Type 1 Diabetes is a potentially life-threatening disease especially if left undiagnosed. The disease, often less heard of than Type 2, can also be misdiagnosed especially in children. When we think of Diabetes most of us think Type 2 which is impacted by diet and exercise. Type 1 Diabetes is an autoimmune disease that if undiagnosed can be deadly. A new bill could give kids and parents a life saving education.
School districts would be required, under SB 138, to work with schools to help them inform parents and students about the disease. Schools can decide whether that will be a website, a handout, a poster.
“We just want to make sure that parents and teachers, school administrators understand what the risk factors are, what the warning signs are so when a student, a child presents with certain symptoms we know to get them screened and get them treated,” said Senator Richard Roth who introduced the bill.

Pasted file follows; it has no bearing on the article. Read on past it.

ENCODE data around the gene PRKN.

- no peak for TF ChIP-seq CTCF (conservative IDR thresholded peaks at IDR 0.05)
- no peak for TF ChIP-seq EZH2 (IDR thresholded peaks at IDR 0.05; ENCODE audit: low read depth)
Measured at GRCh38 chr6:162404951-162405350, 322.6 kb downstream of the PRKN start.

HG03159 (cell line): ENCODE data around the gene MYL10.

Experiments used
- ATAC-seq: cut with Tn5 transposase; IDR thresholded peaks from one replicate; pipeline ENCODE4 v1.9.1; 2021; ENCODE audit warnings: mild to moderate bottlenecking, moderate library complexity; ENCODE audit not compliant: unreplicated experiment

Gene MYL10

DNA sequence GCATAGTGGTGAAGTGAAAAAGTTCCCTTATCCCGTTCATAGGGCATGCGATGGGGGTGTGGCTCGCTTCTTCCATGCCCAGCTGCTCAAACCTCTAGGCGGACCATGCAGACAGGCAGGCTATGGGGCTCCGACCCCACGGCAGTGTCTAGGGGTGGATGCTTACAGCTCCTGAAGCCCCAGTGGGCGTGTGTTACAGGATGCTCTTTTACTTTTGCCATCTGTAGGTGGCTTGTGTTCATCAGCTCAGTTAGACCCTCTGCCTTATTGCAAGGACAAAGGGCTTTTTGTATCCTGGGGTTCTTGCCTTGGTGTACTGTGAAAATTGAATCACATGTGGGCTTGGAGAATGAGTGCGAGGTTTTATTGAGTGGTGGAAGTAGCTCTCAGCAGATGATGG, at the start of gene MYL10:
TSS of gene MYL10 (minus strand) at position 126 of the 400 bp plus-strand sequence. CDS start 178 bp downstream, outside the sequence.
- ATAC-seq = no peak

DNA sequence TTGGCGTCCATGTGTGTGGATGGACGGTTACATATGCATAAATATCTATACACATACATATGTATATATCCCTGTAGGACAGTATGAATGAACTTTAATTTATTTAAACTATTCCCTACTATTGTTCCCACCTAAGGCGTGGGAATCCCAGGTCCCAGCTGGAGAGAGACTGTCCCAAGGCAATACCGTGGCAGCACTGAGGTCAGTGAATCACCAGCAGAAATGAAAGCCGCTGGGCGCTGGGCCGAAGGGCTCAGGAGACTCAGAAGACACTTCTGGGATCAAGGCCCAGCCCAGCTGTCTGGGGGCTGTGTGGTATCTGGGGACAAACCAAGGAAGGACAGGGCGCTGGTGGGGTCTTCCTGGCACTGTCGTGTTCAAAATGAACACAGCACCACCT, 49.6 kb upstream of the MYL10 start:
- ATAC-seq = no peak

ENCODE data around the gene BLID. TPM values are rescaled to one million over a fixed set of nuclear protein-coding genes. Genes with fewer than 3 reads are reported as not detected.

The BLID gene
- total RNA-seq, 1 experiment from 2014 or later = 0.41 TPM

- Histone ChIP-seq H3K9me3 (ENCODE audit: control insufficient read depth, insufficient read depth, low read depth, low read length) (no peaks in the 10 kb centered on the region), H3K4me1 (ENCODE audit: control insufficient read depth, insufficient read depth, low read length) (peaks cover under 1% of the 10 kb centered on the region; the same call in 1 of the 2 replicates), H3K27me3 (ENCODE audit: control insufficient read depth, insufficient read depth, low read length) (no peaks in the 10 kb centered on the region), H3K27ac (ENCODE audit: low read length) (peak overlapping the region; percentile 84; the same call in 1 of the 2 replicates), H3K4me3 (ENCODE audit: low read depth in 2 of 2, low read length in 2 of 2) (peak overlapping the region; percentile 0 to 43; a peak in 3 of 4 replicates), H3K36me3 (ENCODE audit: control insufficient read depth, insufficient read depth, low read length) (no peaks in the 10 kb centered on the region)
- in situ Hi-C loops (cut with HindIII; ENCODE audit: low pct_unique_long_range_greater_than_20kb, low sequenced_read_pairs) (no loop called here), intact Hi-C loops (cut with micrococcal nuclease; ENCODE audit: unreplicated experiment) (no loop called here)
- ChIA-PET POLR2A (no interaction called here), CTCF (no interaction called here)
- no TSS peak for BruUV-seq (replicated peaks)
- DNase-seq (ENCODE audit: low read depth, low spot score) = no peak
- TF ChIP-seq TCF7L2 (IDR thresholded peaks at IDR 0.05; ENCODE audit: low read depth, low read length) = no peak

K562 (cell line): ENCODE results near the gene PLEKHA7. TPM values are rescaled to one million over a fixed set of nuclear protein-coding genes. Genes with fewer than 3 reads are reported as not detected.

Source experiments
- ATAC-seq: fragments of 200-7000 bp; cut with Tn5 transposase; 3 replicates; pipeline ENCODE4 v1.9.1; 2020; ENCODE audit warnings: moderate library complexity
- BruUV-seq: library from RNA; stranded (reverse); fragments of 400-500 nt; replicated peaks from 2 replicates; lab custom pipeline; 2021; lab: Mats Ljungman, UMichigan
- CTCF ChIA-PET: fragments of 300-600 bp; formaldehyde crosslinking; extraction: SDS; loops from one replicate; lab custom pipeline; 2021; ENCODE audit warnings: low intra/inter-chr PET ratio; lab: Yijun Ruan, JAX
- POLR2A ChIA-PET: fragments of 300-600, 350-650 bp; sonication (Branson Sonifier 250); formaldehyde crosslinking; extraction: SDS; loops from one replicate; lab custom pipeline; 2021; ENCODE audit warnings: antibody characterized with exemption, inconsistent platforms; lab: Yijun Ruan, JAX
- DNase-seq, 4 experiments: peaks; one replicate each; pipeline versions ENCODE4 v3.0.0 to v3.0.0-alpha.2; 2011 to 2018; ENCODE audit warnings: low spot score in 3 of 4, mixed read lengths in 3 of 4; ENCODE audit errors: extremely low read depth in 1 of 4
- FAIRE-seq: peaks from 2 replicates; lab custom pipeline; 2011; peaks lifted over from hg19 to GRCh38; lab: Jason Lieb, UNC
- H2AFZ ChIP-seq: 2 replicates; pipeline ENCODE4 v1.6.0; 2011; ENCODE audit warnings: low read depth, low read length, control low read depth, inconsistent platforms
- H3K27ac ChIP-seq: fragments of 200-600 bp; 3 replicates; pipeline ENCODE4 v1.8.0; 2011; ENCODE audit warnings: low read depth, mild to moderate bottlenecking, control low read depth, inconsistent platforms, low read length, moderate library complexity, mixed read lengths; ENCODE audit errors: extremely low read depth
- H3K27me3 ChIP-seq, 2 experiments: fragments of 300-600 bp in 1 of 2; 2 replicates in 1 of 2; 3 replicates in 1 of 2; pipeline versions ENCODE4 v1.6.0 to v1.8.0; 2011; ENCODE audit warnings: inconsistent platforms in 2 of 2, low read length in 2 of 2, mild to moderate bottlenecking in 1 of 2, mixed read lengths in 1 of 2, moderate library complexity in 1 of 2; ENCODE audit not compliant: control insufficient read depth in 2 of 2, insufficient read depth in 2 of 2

He says materials schools provide will include the risk factors and warning signs for Type 1 Diabetes, what the screening methods are that they should be looking for and asking their physician to apply and asking their physician how misdiagnosis’ occur and treatment options.
Debbie George’s son nearly died because she didn’t know the symptoms. Debbie’s son was drinking a lot of water, urinating a lot and lethargic. Several doctor’s visits later and a cold diagnosis at one visit and an ear infection diagnosis at another,the very next day he collapsed and later he was diagnosed with Type 1 Diabetes.
“I don’t want any parent to go through that what I went through and I will never forget the nurse who took him in told me ‘it’s a good thing you got him in now because he may not have survived the night,” Debbie recounted.
“My son ended up in the ICU for four days. He had collapsed veins from dehydration. A blood sugar of 538. It was a really horrific experience,” added Debbie.
By the year 2050 the number of youth diagnosed with Type 1 Diabetes will quadruple.
Both Senator Roth and Debbie say knowing the symptoms will save lives.